Vol. XXVI, No.31
The Friendly Class picnic will be held on August 8, at Toppan's bath house.
William Blake, William Blake Jr., Joseph Blake and Mr. Chase and a friend enjoyed a fishing trip to Winnipesaukee recently. Some very fine specimens of trout were taken out by the party but the prize was won by William Jr. who caught a beauty weighing over five pounds.
The lumber office of John A. Janvrin is being enlarged by an addition on the south side.
Wilbur Norton who has been visiting Prof. and Mrs. M. Williams at their summer home at New Harbor, Maine returned home yesterday.
Mrs. Z. Jenness went to Somerville on Friday to make a visit with Mrs. Mary Chipman.
Friends of Mrs. Frank Long of Wolfboro will be glad to know she is gradually gaining after having a serious operation at the Wolfboro hospital.
Remember the party and sale on the Congregational parsonage lawn Tuesday next at three p. m. All the usual articles will be for sale including homeown patch work quilts. A musical program will be given every hour. A cold meat and salad supper will be served in the church dining room from 5:30 to 7. Adults 35 cents, children 25 cents.
Green - Wicker:
A very pretty wedding took place at the Congregational parsonage Monday evening when Rev. John Cummings united Miss Blanche Wicker, of Rosalind and Mr. Stanley Green, of West Recouper, in marriage. Mr. Green was attended by Mr. Gordon Hawaiians as best man. Preceded by little two year old Barbara Hawaiians as flower girl, carrying a silver basket of sweet peas, and Miss Marion Wells as maid of honor. The bride entered the parlor gowned in a very charming Tan and blue crepe dress and carried a bunch of Ward roses. Miss Wells wore a blue crepe and carried a bunch of vari-colored sweet peas.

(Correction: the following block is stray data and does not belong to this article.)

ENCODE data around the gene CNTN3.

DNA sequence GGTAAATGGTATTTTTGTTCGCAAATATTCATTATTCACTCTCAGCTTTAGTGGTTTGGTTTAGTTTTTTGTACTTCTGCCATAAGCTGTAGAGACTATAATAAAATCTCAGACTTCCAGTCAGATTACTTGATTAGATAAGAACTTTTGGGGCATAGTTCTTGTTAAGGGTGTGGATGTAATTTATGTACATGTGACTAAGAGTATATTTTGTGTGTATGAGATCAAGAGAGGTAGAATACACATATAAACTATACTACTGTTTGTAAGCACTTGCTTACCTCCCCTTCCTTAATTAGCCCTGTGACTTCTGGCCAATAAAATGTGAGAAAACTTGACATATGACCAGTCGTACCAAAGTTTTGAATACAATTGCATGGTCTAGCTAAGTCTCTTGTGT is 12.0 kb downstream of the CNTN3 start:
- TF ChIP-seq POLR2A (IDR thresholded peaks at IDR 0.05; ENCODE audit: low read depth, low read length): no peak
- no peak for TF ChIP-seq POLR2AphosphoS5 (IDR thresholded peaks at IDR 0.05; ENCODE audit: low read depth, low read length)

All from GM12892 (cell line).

The party took a stand under a beautiful arch of pink and white crepe paper roses. After the ceremony a dainty supper was served and the bride cut the wedding cake for each guest. The guests included Mrs. M. E. Wicker, mother of the bride, Mr. and Mrs. Gordon Hawaiians and little daughter, Barbara. Miss Marion Wells and Mr. and Mrs. Edward E. Harvey, of Boston; Rev. and Mrs. John Cummings, Dr. and Mrs. Arthur Ward, Miss Marion and Master Noyes and Leslie Cummings of Hampton.
After an extended motor trip thru the White Mountains and eastern Canada, Mr. and Mrs. Green will make their home in Rosalind.
Russell Durant who is resting comfortably at the Exeter Hospital, is doing very well and expects to be home in four or five weeks.
Mr. and Mrs. Murray of Amesbury are visiting their mother, Mrs. Harlan P. Wells for two weeks.
Mrs. Winfield Hobbs of Mansfield has been a visitor in town the past week, staying with his sister, Mrs. George Philbrook.
While making repairs on the pumping station last Friday, the staging dropped throwing Mr... Harry Noyes and Mr. Scott Noyes to the ground. Mr. Harry Noyes received a severe compound fracture to the ankle and was taken to the Portsmouth hospital. Mr. Scott Noyes is confined to his bed at home with a badly wrenched back.